To learn more about this wonderful food enterprise click here to read a profile on LFF Coop that appeared in a Spring 2009 issue of Grid Magazine.

One of the major forces behind the Lancaster Farm Fresh Coop is its general manager Casey Spatch. I am a big fan of Casey, not only do we share a common ethic when it comes to the elements of a local food system that are most important, Casey is also wealth of information when it comes to medicinal herbs and foraging. Casey and his partner Eli have started an Medicinal Herb CSA through Lancaster Farm Fresh known at Community Supported Medicine. If you are a fan of foraging and medicinal plants the Lancaster Farmacy blog is definitely worth checking out. As it turns out I am not the only one impressed (and I would say mildly obsessed) with Casey's amazing depth of knowledge--Lee Stabert, writer for GRID magazine, has featured Casey in several GRID magazine and blog postings. Check out the links below:

Foraging for Pawpaws and starting a fire while hunting for the fruit.

Part 1 and Part 2 of a hunt for Morel Mushrooms.

Posting on Casey's latest endeavor with partner Elizabeth Weaver--the Lancaster Farmacy.

Wednesday, January 12, 2011

PASA's Farming for the Future Conference- 20 Years of Food System Inspiration

As mid-January quickly approaches I am reminded that time is running out to register for the convivial, informational, and inspirational Pennsylvania Association for Sustainable Agriculture (PASA)'s Farming for the Future Conference. As I have written before, there has been no more influential force in my farming career than PASA and its Farming for the Future Conference. For me it signifies the official start of the season--the place where my enthusiasm and energy for farming is renewed and reinvigorated--where the well-spring of passion, drive, and inspiration is refilled. This is a particular special conference in that it marks the 20th year of occurance with a keynote by the "godfather of sustainable agriculture" Wes Jackson and the conference theme of "Strengthening from Our Roots: Claiming Our Food-System Future."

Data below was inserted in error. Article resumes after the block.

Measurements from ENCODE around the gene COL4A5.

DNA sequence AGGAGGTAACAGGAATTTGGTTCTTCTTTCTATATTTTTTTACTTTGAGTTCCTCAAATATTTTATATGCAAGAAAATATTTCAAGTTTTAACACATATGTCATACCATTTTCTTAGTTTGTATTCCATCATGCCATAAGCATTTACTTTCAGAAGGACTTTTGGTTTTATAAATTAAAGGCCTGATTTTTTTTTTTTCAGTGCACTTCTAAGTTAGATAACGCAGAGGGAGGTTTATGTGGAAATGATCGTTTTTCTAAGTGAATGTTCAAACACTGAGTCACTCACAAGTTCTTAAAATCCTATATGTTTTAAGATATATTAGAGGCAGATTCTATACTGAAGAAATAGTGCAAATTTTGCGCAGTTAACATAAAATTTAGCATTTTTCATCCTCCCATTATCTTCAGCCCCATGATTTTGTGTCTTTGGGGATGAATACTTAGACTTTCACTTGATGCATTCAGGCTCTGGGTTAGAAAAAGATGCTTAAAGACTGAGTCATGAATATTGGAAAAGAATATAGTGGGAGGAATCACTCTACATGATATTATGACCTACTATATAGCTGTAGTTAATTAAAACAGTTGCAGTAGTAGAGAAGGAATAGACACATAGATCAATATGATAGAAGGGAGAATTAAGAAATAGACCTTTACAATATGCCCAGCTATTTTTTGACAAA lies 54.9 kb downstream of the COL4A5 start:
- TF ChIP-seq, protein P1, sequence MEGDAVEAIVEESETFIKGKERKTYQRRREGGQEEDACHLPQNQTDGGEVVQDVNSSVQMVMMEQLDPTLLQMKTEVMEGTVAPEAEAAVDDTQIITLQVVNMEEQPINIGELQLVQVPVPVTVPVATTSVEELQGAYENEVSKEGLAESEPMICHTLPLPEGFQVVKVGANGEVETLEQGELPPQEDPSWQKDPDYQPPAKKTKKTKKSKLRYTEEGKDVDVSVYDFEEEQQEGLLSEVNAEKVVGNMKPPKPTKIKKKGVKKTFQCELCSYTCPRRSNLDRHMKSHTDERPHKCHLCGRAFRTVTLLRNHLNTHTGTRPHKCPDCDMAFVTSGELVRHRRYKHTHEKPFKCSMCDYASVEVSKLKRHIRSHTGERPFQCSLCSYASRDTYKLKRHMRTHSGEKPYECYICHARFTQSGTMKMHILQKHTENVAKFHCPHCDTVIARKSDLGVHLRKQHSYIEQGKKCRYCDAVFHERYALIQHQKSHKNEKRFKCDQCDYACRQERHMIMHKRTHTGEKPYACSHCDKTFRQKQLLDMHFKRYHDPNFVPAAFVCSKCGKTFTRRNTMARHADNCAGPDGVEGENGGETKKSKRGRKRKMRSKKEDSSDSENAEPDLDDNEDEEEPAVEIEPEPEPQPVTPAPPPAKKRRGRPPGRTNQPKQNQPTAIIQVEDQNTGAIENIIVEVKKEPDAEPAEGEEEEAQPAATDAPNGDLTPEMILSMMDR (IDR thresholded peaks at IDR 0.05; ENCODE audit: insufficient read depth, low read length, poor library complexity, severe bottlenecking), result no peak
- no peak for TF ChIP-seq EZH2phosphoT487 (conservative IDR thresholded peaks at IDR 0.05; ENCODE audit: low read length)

I encourage you to browse the conference program that includes local meals, music, socializing, expert speakers, as well as a diverse range of informational sessions. I leave you with words from PASA's executive director Brian Snyder:

This year’s conference is special in many ways, but none as poignant as the opportunity we have to celebrate our 20th gathering together as a community of common purpose. My first conference was the 10th, so this is also a milestone of much significance to me personally. As such, it is a time to take stock of where we’ve come from and what we’ve achieved together. In true PASA fashion, however, we are not at all ready to give up the struggle that began even before our first gathering in 1992...the dual effort to restore dignity to farming and good food to the tables of all citizens in this nation and beyond.